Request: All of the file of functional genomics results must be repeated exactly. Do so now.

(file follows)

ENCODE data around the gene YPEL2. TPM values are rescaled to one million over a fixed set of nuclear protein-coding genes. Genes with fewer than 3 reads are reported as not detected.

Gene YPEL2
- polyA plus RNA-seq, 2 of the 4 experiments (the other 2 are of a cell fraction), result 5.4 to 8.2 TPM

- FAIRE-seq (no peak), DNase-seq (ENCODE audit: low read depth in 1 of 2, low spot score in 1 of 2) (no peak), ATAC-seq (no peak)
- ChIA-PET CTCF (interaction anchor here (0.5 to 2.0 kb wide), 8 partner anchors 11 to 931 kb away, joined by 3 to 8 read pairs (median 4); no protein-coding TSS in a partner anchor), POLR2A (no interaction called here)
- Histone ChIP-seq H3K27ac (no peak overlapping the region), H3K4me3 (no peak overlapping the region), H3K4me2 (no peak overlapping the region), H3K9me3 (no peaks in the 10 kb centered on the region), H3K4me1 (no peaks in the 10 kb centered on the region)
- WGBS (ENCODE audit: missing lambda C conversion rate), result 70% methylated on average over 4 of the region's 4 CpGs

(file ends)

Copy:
ENCODE data around the gene YPEL2. TPM values are rescaled to one million over a fixed set of nuclear protein-coding genes. Genes with fewer than 3 reads are reported as not detected.

Gene YPEL2
- polyA plus RNA-seq, 2 of the 4 experiments (the other 2 are of a cell fraction), result 5.4 to 8.2 TPM

- FAIRE-seq (no peak), DNase-seq (ENCODE audit: low read depth in 1 of 2, low spot score in 1 of 2) (no peak), ATAC-seq (no peak)
- ChIA-PET CTCF (interaction anchor here (0.5 to 2.0 kb wide), 8 partner anchors 11 to 931 kb away, joined by 3 to 8 read pairs (median 4); no protein-coding TSS in a partner anchor), POLR2A (no interaction called here)
- Histone ChIP-seq H3K27ac (no peak overlapping the region), H3K4me3 (no peak overlapping the region), H3K4me2 (no peak overlapping the region), H3K9me3 (no peaks in the 10 kb centered on the region), H3K4me1 (no peaks in the 10 kb centered on the region)
- WGBS (ENCODE audit: missing lambda C conversion rate), result 70% methylated on average over 4 of the region's 4 CpGs